Expectant management, as long as the woman is clinically stable, is a safe option to consider in a first trimester miscarriage and can avoid the need for surgery. However, the likelihood of spontaneous expulsion of the pregnancy declines rapidly after a week of expectant management and the emotional toll of prolonging the completion of the pregnancy loss can be significant.
Women who have an incomplete miscarriage respond better to expectant management than those with a missed or an anembryonic pregnancy loss.
Risks of expectant management include a risk of incomplete miscarriage and the need for subsequent surgical or medical management and heavy bleeding and pain.
Misoprostol is a prostaglandin analogue that is licensed to be used in the treatment of peptic ulcers. It can be given orally, vaginally, rectally and sublingually. Misoprostol has the effect of inducing uterine contractions and softening the cervix and can be used for the treatment of incomplete, missed and anembryonic pregnancy loss.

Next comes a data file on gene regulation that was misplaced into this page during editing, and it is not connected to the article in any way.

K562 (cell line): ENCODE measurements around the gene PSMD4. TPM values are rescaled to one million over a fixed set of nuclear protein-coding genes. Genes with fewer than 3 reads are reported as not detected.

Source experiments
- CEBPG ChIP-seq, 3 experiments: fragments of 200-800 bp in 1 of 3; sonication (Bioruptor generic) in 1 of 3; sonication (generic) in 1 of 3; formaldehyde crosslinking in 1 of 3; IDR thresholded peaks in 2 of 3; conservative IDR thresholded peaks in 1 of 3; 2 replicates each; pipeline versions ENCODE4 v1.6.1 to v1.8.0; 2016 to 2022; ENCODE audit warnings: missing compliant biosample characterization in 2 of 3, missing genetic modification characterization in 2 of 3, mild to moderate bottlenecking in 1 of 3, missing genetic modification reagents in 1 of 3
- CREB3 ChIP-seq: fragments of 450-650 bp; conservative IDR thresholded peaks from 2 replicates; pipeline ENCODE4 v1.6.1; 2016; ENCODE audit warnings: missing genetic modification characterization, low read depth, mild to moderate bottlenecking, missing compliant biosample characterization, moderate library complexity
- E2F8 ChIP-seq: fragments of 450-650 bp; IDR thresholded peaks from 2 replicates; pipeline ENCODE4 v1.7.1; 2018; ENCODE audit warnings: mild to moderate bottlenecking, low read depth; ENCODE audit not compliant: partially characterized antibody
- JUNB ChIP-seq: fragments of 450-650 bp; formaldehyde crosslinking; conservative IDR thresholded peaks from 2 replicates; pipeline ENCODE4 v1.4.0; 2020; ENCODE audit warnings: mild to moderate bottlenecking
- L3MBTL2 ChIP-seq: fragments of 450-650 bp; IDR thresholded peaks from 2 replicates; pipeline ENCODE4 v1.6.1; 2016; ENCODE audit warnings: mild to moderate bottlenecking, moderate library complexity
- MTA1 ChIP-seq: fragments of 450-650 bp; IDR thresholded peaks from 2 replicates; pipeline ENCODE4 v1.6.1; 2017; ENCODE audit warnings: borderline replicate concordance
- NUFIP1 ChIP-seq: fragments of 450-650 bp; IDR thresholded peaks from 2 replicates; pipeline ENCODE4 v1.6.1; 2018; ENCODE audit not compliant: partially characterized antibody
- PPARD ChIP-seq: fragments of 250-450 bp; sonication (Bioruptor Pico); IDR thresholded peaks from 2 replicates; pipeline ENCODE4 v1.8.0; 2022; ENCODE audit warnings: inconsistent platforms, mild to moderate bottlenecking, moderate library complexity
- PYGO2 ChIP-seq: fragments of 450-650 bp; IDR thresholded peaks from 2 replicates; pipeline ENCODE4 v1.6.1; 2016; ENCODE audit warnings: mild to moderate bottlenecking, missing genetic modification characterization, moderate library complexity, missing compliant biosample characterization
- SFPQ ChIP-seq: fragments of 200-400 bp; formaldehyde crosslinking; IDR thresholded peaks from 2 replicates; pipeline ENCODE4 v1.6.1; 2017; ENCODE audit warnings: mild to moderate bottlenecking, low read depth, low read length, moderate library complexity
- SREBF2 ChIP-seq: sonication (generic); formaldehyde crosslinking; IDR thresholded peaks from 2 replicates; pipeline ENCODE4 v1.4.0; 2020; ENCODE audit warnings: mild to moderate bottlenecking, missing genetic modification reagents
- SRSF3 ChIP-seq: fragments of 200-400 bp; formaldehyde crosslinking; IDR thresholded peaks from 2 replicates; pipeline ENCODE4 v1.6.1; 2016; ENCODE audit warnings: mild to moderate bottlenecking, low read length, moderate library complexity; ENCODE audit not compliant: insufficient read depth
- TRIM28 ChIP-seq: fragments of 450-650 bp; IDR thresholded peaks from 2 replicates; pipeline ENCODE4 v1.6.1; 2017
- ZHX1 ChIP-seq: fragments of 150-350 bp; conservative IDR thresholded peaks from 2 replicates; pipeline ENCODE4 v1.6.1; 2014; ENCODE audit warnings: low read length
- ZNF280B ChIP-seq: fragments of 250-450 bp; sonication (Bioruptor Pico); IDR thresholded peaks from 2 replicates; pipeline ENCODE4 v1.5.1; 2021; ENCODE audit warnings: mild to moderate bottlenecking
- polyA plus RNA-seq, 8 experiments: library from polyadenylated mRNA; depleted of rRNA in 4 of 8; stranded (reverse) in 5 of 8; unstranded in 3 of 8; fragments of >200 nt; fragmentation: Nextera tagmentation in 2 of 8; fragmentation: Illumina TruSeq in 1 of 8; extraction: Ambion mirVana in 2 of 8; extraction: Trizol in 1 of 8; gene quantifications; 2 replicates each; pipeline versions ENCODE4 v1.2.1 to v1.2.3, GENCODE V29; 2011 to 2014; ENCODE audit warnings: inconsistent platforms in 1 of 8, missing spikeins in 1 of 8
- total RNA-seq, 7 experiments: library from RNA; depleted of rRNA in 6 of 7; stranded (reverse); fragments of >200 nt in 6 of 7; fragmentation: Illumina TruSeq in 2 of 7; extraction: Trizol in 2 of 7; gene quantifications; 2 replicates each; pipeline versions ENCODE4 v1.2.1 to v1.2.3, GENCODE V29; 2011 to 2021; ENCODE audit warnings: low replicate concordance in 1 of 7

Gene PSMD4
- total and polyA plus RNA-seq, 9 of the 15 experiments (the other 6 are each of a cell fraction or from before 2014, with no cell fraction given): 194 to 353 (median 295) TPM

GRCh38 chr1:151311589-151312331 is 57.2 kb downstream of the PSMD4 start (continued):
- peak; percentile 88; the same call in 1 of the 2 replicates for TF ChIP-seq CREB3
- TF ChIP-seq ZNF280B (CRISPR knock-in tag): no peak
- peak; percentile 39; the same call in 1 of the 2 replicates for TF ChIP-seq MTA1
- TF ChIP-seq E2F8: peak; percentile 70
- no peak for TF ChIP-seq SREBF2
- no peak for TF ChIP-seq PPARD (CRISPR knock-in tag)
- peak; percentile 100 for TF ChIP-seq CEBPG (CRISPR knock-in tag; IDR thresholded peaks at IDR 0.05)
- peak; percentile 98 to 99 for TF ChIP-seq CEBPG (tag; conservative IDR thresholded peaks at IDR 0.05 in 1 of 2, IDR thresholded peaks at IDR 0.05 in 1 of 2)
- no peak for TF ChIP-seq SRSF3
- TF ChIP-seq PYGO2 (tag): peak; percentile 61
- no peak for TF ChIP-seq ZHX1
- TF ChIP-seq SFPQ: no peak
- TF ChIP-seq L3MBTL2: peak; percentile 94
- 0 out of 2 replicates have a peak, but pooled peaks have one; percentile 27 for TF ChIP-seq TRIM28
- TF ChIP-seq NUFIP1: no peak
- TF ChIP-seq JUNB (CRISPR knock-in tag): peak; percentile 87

Incomplete miscarriages can be managed with misoprostol with success rates of up to 99% whilst success rates in missed and anembryonic miscarriage are not as high and are said to be of the order of 60-83%.
The recommended dosage according to NICE guidelines is:
Missed miscarriage: single dose of 800micrograms of misoprostol either vaginally or orally.
Incomplete miscarriage: single dose of 600miscrograms either vaginally or orally
Risks of medical management using misoprostol include diarrhoea, vomiting, abdominal pain, fever and chills and incomplete miscarriage requiring a surgical procedure. Heavy bleeding can be experienced requiring admission to hospital in a small number of cases.